Ezra does have a streak for defying conventionality (for the right reasons), and Hanna’s attention and combative skills make her a viable asset in protecting the company from competitors wanting to learn the secret to our success. What if he messes up? Sorry, Ezra, but you’ll have to go.

// You've just finished a book in which your favorite character dies. Which of these two characters is more likely to comfort you?
Albus Dumbledore (Harry Potter) vs. Seraphina (Seraphina)

Seraphina… would be busy attending to palace duties. Dumbledore has time to talk to his students—he’d probably comfort me but cringe at the high increasing epidemic of fangirls crying over deceased characters.

// Ugh, it's high school. Who would most likely be part of the popular clique?

Kai (The Lunar Chronicles) vs. Eragon With Spoilery Last Name* (The Inheritance Cycle)

Eragon sometimes acts a bit immature and head strong, and sometimes I wonder if he ever smiles. Kai, on the other hand, will do sweet things for his friends like help decorate an impromptu wedding and he already has the entire Republic looking out at him for guidance, so I’ll go for him. 

// The day has arrived; you're finally a year older! Who would have the nerve to forget your birthday?
Noah Sweetwine (I'll Give You the Sun) vs. Emily Starr (Emily of New Moon)

Both characters would remember! But I feel like Emily would remember easier, because Noah forget easier if he ended up spending the entire afternoon frolicking with his significant other and running around, laughing despite them being seemingly opposites.

// You've just found an upcoming YouTube star! Whom is it more likely to be?
Tessa Gray (The Infernal Devices) vs. Lyra Belacqua (His Dark Materials

Tessa Gray would become a YouTube star! Lyra doesn’t seem like the type to have a YouTube channel—she’d rather be off adventuring. Tessa, on the other hand, would pretty much have a book channel, talking about the characters. Because she doesn’t age, no one would suspect a thing when she talks about books from the 1800s; they’d think she has a love for books in the romanticism period, which suits her.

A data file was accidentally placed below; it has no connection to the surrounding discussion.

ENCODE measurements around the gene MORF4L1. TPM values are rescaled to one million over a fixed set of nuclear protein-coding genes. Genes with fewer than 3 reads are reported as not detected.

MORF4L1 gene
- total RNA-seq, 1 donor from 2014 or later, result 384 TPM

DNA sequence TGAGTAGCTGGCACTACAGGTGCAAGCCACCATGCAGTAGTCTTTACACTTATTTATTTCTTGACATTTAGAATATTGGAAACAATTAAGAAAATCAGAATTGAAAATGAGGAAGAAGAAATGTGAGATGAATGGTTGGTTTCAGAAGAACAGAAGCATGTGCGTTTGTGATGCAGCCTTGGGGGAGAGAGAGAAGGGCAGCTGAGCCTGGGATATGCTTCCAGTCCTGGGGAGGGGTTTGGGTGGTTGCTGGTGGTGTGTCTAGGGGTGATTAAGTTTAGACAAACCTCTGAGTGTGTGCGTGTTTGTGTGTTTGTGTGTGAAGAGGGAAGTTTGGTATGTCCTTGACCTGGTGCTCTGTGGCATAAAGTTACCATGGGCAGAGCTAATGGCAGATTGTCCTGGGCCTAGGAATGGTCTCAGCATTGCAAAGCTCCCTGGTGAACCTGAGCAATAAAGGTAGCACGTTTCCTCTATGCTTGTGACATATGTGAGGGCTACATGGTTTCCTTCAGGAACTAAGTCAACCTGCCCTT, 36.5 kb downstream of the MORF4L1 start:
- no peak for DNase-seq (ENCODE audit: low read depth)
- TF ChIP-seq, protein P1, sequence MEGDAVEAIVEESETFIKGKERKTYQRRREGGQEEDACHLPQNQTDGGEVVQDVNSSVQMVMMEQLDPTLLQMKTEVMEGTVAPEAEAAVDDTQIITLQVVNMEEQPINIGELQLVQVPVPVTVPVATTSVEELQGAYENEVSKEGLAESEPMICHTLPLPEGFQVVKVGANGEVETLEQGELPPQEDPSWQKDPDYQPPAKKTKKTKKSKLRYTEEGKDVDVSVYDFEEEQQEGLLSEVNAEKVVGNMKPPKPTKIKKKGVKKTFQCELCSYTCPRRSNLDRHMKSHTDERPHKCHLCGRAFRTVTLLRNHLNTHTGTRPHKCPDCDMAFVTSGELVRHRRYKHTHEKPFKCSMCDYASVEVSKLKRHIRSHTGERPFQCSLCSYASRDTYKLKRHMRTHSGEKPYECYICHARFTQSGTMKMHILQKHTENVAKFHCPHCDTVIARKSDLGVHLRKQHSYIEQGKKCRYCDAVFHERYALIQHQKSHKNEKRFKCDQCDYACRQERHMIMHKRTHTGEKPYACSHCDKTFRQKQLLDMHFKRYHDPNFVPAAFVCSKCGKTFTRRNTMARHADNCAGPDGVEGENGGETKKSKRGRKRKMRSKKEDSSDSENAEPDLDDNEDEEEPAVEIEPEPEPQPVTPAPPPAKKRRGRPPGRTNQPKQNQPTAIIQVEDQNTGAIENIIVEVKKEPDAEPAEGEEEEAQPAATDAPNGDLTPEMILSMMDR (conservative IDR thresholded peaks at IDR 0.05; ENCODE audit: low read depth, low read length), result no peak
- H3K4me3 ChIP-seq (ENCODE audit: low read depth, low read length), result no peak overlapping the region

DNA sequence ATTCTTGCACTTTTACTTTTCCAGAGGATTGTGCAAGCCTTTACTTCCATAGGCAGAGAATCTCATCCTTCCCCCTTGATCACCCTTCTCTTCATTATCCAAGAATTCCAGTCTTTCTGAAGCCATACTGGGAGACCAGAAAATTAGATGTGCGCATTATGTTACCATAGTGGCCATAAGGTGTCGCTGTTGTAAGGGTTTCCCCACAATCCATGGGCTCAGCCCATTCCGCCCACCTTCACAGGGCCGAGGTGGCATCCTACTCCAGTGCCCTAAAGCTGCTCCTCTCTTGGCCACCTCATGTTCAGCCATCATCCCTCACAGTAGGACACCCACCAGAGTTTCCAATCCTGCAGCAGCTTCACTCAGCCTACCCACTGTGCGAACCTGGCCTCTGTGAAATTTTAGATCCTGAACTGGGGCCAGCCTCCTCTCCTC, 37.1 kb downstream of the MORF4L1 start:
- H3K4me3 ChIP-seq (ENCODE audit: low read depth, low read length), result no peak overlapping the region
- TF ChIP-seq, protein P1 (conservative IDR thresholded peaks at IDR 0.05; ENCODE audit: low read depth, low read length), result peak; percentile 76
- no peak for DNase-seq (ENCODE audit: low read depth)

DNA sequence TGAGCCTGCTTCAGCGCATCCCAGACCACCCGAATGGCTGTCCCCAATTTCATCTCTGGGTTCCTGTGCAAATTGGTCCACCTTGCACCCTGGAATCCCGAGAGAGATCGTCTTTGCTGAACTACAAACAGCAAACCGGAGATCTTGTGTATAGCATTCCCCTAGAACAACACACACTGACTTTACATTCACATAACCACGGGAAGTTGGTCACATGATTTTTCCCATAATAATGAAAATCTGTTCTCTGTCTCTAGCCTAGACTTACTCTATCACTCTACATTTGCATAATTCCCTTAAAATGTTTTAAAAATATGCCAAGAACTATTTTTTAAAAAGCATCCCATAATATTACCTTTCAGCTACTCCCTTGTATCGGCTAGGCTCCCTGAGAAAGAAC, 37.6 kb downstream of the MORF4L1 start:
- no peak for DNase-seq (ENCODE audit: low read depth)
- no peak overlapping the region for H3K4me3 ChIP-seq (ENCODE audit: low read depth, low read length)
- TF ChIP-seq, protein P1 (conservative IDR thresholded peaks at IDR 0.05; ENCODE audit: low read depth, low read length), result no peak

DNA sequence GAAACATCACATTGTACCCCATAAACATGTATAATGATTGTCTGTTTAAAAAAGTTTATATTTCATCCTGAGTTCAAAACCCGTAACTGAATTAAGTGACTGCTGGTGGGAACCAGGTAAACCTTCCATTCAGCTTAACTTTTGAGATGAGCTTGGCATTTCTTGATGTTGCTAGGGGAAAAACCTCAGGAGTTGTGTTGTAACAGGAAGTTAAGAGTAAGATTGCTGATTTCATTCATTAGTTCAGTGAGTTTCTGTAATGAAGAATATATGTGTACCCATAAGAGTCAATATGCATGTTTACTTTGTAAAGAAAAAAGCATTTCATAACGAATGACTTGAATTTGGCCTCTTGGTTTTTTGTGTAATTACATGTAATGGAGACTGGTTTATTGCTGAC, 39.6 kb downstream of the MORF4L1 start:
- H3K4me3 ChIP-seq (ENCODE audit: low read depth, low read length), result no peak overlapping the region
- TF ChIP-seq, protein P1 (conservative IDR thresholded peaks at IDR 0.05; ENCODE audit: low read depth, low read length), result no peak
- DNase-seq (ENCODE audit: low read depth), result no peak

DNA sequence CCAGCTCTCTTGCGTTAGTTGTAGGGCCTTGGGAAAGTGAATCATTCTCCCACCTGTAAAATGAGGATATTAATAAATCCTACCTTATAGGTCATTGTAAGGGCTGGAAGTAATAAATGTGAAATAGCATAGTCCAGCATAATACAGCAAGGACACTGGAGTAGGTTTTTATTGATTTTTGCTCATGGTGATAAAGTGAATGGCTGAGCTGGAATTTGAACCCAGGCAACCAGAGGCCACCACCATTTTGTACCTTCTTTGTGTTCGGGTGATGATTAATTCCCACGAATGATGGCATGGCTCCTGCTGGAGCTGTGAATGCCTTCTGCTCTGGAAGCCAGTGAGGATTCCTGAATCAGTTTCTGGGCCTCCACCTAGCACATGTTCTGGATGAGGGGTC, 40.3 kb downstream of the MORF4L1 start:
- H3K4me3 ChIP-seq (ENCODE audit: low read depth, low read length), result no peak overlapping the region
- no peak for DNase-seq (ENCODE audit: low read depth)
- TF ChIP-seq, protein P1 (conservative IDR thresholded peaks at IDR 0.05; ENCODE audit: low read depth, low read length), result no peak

// Sleepover time! Unfortunately, you can only invite one person. Who would it be?
Marie-Laurie Leblanc (All the Light We Cannot See) vs. Cress Darnel (The Lunar Chronicles)

GAHHHHH THESE ARE TWO OF MY FAVORITE CHARACTERS OF ALL TIME. Marie-Laurie is interesting to listen to—I’d love to hear how she perceived the events during World War II during the war, but the problem presents itself: I wouldn’t know how to talk to her. Cress would be super fun just fangirling, browsing on the ports at aesthetic photos and doing all of this without feeling super awkward.

// Bam, you're pregnant. Who's the father/mother?
Leo Valdez (The Heroes of Olympus) vs. David Charleston (The Reckoners trilogy)

BWAHAHAHA, David, leave! Leo would so be the dad; he’d be such a good parent.

// You've just written a super important text. Who would see it and not reply?
Voldemort (Harry Potter) vs. Lucy Pevensie (The Chronicles of Narnia)

Uh, duh! Voldemort. Lucy would always make sure to respond. To show you Voldemort’s track record on how good he is at replying or listening to text messages, many wizards in the community have tried to stop him from reigning London. Did he ever listen? Of course not. He only wants his messages to get through, and the same concept applies. I’d believe he would be a great YouTuber, though—the credit most recent on his filmography, “Beauty and Voldemort,” is a feat deserving many awards. 

// You've just woken up, and it's time for breakfast. Your mom's been replaced by.....whom?
Summer Dawson (Wonder) vs. June Iparis (The Legend trilogy)

Summer would be the perfect kind and caring mom, but I’d love it even more if it was June Iparis. Here me out: you’d have to consider the potential backstory as to what happened with my dad, too, and more than likely, the disappearance also happened to him, too. Which means more than likely, Day would be my dad and means my ship has sailed the rocky seas and even better, I’d be their kid and honestly road trips and stuff would be awesome! I’m just squealing by how amazing it would all be.

+ you!

18 June 2017

snowy || an poem

Snow to match the poem-- I took this the same day the photo was made.

"It is snowing."

Outside, puffs of white swoon in the air